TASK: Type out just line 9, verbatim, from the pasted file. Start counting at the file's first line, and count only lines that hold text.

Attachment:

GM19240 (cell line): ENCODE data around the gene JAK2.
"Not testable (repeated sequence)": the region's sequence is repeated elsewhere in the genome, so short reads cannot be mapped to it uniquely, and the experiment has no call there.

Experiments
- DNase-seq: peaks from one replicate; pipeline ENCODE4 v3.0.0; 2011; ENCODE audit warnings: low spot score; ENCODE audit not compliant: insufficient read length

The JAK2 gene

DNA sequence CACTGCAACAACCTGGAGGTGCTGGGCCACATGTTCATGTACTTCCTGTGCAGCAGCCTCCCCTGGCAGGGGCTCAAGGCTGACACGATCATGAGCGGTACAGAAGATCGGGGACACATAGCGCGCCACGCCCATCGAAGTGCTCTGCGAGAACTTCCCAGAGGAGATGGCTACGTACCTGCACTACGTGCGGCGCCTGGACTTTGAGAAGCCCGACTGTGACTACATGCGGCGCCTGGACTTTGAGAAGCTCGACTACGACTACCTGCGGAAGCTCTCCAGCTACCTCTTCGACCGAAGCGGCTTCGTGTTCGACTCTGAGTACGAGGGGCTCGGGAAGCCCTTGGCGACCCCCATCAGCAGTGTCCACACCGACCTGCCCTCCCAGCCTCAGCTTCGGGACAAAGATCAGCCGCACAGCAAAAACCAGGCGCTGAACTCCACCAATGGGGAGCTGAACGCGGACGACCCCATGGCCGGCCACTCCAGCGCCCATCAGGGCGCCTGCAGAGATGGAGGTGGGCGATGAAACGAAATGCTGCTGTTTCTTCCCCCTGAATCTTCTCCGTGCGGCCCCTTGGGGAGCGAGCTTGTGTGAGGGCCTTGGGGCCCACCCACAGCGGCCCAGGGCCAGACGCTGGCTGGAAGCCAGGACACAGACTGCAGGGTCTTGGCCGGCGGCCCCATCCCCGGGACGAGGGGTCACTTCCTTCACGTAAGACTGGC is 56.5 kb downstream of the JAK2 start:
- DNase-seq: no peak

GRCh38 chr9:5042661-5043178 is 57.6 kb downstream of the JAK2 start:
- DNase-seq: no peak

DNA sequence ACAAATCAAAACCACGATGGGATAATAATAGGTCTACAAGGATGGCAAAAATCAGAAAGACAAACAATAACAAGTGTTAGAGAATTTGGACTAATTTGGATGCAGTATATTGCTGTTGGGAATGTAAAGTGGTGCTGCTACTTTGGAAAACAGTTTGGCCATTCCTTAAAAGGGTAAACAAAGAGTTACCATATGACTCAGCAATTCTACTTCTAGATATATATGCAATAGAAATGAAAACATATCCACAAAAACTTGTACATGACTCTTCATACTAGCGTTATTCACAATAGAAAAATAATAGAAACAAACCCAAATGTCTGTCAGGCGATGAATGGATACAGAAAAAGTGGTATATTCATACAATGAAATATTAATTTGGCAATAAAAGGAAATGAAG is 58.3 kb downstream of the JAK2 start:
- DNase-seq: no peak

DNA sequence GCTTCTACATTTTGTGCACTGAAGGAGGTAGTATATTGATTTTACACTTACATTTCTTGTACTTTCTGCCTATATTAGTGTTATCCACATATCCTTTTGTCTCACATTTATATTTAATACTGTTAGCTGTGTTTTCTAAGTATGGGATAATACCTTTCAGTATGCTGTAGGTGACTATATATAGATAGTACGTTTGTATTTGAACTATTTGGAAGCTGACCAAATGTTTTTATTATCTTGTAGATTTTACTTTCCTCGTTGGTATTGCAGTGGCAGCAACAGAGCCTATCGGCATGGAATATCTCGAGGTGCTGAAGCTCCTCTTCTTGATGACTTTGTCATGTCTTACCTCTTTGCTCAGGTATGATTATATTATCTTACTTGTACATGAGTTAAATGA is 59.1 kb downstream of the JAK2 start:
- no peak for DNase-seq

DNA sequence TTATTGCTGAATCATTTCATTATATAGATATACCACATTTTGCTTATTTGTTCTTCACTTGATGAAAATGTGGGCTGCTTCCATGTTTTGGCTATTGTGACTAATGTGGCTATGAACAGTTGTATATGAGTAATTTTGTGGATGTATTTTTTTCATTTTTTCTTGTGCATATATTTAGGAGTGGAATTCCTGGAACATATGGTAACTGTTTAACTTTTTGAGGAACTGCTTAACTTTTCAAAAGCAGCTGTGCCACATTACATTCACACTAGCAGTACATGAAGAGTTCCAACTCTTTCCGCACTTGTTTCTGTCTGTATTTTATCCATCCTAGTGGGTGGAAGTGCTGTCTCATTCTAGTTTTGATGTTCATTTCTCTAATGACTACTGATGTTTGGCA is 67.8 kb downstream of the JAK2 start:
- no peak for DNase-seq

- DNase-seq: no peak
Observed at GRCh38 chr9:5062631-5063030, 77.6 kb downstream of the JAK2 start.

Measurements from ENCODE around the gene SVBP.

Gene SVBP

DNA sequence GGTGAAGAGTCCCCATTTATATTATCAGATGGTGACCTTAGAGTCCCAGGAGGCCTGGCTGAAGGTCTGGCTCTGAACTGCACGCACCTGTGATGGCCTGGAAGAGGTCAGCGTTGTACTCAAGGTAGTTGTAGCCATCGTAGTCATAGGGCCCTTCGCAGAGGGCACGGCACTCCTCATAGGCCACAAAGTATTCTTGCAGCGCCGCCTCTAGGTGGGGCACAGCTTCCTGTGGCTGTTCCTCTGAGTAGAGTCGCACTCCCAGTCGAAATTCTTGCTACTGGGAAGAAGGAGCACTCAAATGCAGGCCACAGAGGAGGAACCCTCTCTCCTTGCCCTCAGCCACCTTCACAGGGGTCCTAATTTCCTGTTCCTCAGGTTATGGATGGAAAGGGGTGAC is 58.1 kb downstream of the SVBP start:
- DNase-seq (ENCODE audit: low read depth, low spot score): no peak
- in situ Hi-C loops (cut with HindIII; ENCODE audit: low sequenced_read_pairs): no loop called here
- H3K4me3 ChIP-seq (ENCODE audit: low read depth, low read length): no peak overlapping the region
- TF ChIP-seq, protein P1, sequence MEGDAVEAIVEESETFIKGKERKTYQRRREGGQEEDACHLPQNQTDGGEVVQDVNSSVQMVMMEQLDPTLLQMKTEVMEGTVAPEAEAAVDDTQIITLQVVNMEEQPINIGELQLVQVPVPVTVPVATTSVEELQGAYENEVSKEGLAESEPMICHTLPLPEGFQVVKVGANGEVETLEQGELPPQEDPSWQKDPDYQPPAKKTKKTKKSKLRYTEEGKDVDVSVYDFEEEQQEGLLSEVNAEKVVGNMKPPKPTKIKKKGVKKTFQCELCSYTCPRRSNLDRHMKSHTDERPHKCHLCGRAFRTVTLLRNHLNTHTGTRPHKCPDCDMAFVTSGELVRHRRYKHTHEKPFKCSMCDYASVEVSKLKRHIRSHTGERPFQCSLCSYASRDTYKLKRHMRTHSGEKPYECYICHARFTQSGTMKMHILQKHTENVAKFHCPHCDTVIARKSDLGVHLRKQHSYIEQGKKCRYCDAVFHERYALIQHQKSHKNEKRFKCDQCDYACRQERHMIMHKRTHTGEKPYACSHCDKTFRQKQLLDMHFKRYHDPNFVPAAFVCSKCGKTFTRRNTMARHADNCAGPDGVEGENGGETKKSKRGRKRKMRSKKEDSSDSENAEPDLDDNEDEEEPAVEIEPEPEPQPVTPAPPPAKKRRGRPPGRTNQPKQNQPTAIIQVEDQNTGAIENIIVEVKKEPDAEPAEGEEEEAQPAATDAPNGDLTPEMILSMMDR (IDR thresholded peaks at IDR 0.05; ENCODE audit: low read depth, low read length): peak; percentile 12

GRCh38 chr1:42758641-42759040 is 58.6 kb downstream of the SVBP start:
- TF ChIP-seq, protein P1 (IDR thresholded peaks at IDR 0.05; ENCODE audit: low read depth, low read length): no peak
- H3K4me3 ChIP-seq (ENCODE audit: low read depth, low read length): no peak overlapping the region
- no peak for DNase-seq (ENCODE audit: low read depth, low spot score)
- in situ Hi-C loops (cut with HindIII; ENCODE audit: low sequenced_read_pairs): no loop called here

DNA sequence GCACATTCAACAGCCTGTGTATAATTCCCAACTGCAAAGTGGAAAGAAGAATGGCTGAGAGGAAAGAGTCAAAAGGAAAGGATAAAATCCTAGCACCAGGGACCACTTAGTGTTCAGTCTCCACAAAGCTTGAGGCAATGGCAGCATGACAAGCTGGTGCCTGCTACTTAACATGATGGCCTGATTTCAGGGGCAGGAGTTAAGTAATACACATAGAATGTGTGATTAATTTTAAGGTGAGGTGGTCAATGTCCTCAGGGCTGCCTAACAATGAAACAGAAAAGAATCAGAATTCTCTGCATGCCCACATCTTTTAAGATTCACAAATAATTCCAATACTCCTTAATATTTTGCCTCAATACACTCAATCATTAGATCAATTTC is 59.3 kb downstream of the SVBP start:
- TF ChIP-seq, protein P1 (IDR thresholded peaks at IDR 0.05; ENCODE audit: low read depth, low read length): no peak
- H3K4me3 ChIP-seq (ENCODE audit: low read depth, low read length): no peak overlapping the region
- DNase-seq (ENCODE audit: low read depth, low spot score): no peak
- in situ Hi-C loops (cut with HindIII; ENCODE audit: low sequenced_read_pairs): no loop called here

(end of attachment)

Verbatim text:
- DNase-seq: no peak